Protein is often misperceived as the “hero” of the macronutrients. Following a high-protein diet has been marketed and practiced to ad nauseam. High protein diets have been and continue to be touted as the secret to shedding the pounds and shredding muscle – all in a short timeframe.

High protein diets can elicit fast initial weight loss, it’s not the kind of weight loss we want our clients to achieve (or carry on in perpetuity).

While protein is the most ubiquitous nutrient in the body, it is not necessarily a magic bullet. Nutritional magic only happens when food intake is harmonized with what the body needs. The human body performs based on how it is fueled and refueled. Protein is a key to striking that balance. It’s important to educate clients about the how’s and why’s of protein intake.

Fast Protein Facts

• Proteins are major structural components of muscle, brain tissue, blood, skin, nails, hair, and the nervous system
• Protein serves as a transport mechanism for vitamins, minerals, oxygen, and fats
• Protein is foundational to the body’s acid-base and fluid balance
• Proteins are built from amino acids
• The body makes the majority of amino acids, but there are 8 to 10 the body cannot produce (these are called essential amino acids)
• Proteins that contain all essential amino acids are termed “complete” whereas those that don’t are termed “incomplete”
• The body has a limited capacity to store protein

Why do we need protein?

The human body is in a constant state of recycling. The body breaks down material and builds it back up again. Proteins (along with other components) allow for the repair and regeneration of the body’s cells.

The More is Better Myth

This is where some popular fad diets take creative liberties with the science. Too much protein will be stored as either glucose (usable fuel) or fat (stored fuel). This means that an intake of protein in excess of what the body currently needs will result in stored energy – the same is true for carbohydrates and fats. In short, too much of any one macro-nutrient creates an imbalance and the body like’s balance.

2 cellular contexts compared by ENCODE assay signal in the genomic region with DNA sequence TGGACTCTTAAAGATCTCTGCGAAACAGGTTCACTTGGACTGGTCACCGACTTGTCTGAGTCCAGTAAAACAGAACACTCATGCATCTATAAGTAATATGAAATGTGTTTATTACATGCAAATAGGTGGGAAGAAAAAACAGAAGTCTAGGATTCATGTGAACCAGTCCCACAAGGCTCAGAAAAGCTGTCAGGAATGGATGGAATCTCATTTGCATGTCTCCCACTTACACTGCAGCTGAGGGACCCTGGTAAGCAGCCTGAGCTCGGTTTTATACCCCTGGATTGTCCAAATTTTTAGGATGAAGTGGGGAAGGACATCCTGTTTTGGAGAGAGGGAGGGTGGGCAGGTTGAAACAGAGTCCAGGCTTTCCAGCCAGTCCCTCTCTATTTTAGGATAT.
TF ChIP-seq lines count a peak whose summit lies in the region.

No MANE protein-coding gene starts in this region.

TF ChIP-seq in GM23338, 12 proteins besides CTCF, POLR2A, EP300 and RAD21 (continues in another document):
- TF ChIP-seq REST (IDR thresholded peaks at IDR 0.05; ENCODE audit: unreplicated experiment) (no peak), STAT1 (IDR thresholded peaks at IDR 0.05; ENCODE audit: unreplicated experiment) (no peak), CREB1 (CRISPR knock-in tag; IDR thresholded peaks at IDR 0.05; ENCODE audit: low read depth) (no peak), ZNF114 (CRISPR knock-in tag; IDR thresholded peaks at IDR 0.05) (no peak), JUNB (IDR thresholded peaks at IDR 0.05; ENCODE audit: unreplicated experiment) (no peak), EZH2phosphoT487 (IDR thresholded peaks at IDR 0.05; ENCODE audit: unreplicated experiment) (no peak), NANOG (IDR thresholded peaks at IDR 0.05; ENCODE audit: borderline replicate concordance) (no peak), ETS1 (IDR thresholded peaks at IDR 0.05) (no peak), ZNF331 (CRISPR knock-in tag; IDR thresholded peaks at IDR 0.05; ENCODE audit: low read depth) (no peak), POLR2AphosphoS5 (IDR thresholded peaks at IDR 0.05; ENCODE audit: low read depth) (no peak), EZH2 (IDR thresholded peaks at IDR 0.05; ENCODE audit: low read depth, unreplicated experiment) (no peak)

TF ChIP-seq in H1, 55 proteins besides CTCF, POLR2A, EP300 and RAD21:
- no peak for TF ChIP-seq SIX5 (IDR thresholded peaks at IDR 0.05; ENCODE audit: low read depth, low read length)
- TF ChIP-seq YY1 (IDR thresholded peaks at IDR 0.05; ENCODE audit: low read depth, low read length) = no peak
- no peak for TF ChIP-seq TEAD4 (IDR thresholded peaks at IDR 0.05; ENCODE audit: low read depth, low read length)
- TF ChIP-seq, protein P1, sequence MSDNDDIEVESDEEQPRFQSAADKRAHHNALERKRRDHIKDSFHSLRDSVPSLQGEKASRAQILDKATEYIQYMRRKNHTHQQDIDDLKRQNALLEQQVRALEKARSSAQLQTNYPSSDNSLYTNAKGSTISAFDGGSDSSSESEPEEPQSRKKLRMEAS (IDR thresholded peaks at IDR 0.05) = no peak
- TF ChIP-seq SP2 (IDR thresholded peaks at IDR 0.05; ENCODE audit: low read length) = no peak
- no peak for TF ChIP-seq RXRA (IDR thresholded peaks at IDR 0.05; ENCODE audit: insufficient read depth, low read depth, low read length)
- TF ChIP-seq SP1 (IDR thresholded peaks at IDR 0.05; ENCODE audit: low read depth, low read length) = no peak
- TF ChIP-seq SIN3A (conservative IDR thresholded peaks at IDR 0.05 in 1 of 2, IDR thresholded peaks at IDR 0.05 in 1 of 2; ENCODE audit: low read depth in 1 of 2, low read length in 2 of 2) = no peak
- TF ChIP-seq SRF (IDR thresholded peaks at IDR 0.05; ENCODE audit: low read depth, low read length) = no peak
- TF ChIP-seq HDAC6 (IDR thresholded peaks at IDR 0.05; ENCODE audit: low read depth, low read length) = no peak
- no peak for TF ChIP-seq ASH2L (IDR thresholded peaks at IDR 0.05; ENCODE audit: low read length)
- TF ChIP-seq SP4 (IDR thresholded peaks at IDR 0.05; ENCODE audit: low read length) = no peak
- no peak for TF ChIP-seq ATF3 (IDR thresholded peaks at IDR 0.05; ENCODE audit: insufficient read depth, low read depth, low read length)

Additional protein (beyond what the body needs at any given time) will not result in a leaner physique, shredded muscle, or a “bikini-ready” body. When teaching clients about protein intake, keep in mind that sometimes more is just that – more -and not better.

Keep it Relevant and Basic

Provide clients information that they can grab onto and immediately implement. If you have a client that is thirsty for the nerdy-science talk, that’s ok – bust out the peptide bond models. But most clients want to know the what (is protein), the why (my body needs it), and the how (can I make the most beneficial choice to support my body’s needs). Focus on those key factors and your clients will be protein pros in short order!

Educating about Proteins

While being ever mindful of your scope of practice, here are some topics and tactics you can employ to boost your clients’ knowledge of this important building block.

• Differences between the types of proteins (animal vs. plant, etc.)
• Combining plant-based proteins to boost essential amino acid intake
• Food sources of various proteins (this is where a grocery shopping tour or cooking demo is useful)
• The role of protein in the body
• Potential consequences of too much and too little protein intake

Examine the Following Scenario

Your client, Megan, submits her food log to you from the previous day. Here’s what it reflects.


1 cup Organic Spelt Flakes with skim milk

10 large strawberries

Soy Latte (8 oz)


Greek salad (Kalamata olives, feta cheese, tomatoes) with oil and vinegar dressing (2 tbs)

Medium apple

Iced Tea


Carrot-Ginger soup (2 cups)

Roasted sweet potato with butter

8 ounces of Chardonnay



Granola bar

Rye crackers with sweetened almond butter

Brownie with one scoop of vanilla ice cream

Air-popped popcorn with salt and butter

What recommendations can you give Megan in order for her to strike a better protein balance?

Protein comes from many different sources and has a variety of purposes depending on the person consuming it. Keep your clients up to date on the latest research and the ins and outs of proteins so they can consume with clarity.

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Erin Nitschke

Dr. Erin Nitschke, NFPT-CPT, NSCA-CPT, ACE Health Coach, Fitness Nutrition Specialist, Therapeutic Exercise Specialist, and Pn1 is a health and human performance college professor, fitness blogger, mother, and passionate fitness professional. She has over 15 years of experience in the fitness industry and college instruction. Erin believes in the power of a holistic approach to healthy living. She loves encouraging her clients and students to develop body harmony by teaching focused skill development and lifestyle balance. Erin is also the Director of Educational Partnerships & Programs for the NFPT. Erin is an editorial author for ACE, IDEA, The Sheridan Press, and the Casper Star Tribune. Visit her personal blog at